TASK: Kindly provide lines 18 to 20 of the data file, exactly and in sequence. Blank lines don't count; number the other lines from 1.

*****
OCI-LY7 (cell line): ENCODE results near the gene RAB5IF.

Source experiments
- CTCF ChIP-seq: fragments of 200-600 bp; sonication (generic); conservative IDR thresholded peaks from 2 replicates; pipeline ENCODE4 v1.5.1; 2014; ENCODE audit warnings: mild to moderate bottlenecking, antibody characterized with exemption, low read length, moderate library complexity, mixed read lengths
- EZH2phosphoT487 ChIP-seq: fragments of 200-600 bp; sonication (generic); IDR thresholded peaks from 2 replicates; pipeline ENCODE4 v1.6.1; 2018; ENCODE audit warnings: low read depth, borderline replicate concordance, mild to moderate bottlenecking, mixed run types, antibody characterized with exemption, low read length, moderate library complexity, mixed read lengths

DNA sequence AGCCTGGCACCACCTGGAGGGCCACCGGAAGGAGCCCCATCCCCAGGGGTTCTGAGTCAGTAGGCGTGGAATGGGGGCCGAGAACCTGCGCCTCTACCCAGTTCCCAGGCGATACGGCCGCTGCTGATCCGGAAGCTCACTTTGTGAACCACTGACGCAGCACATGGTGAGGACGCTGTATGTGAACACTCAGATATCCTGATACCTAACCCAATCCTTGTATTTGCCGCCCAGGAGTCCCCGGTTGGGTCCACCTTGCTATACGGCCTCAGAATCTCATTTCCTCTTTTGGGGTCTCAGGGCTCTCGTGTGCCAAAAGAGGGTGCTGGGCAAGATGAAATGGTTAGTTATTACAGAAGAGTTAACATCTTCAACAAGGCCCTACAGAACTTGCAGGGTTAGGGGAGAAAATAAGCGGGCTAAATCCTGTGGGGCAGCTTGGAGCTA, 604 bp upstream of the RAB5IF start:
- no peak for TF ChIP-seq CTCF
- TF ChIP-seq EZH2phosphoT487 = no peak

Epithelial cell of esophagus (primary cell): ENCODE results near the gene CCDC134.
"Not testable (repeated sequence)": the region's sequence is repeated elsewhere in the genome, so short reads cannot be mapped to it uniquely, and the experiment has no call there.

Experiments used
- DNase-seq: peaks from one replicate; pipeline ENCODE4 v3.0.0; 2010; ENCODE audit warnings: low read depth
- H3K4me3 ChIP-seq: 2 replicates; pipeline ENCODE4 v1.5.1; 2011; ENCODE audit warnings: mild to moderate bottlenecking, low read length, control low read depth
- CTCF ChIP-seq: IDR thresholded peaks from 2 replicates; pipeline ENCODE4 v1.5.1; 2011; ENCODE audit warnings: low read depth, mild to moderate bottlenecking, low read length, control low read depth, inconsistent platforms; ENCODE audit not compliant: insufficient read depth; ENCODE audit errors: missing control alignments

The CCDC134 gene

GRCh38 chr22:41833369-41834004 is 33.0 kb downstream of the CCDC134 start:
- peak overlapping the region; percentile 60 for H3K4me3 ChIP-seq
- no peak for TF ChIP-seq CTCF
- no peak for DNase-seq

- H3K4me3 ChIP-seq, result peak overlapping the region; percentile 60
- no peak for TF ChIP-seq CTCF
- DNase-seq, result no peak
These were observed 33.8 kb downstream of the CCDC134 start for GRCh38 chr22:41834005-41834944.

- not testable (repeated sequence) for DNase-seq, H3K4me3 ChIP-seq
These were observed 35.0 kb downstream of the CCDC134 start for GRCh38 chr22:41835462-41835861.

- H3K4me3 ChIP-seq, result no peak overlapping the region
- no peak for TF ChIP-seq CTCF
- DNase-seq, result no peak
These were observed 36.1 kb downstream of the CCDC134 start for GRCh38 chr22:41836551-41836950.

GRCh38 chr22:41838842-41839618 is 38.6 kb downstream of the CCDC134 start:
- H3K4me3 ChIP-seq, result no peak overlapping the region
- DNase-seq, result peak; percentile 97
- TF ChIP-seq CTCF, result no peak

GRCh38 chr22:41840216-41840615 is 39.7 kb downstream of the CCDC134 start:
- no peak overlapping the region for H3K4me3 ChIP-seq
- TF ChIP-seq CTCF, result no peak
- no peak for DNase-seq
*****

- no peak for DNase-seq

- H3K4me3 ChIP-seq, result peak overlapping the region; percentile 60
- no peak for TF ChIP-seq CTCF